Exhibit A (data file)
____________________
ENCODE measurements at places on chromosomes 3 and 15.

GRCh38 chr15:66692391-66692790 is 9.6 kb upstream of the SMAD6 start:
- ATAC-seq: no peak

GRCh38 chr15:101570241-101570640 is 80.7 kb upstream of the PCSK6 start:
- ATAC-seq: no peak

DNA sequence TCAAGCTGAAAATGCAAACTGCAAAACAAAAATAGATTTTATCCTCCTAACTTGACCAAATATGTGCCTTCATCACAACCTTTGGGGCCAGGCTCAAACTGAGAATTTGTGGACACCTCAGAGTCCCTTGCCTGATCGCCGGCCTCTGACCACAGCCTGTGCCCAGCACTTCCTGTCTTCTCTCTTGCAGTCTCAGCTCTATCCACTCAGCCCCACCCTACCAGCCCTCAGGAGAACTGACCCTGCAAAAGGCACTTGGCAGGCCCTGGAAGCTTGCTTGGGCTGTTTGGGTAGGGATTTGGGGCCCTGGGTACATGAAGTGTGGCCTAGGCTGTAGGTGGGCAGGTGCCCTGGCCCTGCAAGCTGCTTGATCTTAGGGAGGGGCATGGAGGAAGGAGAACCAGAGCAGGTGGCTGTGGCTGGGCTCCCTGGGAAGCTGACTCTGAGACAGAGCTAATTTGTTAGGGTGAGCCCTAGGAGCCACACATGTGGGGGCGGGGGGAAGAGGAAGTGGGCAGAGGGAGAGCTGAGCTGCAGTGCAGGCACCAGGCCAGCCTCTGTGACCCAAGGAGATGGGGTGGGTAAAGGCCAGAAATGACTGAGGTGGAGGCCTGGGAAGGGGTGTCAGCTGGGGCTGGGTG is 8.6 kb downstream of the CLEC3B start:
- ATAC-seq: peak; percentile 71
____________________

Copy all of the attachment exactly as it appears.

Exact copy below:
ENCODE measurements at places on chromosomes 3 and 15.

GRCh38 chr15:66692391-66692790 is 9.6 kb upstream of the SMAD6 start:
- ATAC-seq: no peak

GRCh38 chr15:101570241-101570640 is 80.7 kb upstream of the PCSK6 start:
- ATAC-seq: no peak

DNA sequence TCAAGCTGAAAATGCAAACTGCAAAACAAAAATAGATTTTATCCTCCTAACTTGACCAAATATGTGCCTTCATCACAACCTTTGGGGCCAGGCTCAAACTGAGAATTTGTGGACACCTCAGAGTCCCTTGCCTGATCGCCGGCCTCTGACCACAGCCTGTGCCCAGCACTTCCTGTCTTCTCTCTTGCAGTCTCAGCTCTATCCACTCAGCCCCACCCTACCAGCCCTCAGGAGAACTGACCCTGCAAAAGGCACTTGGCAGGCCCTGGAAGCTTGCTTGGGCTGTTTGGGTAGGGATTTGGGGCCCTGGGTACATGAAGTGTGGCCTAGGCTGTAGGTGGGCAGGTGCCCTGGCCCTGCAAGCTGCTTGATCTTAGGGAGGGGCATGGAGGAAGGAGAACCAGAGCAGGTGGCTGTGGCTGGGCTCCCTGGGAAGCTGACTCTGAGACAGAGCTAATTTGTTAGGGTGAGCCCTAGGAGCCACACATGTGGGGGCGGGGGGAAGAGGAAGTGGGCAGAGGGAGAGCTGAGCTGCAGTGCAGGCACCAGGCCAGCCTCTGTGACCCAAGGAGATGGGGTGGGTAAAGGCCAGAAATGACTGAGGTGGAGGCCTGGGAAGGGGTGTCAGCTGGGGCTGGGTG is 8.6 kb downstream of the CLEC3B start:
- ATAC-seq: peak; percentile 71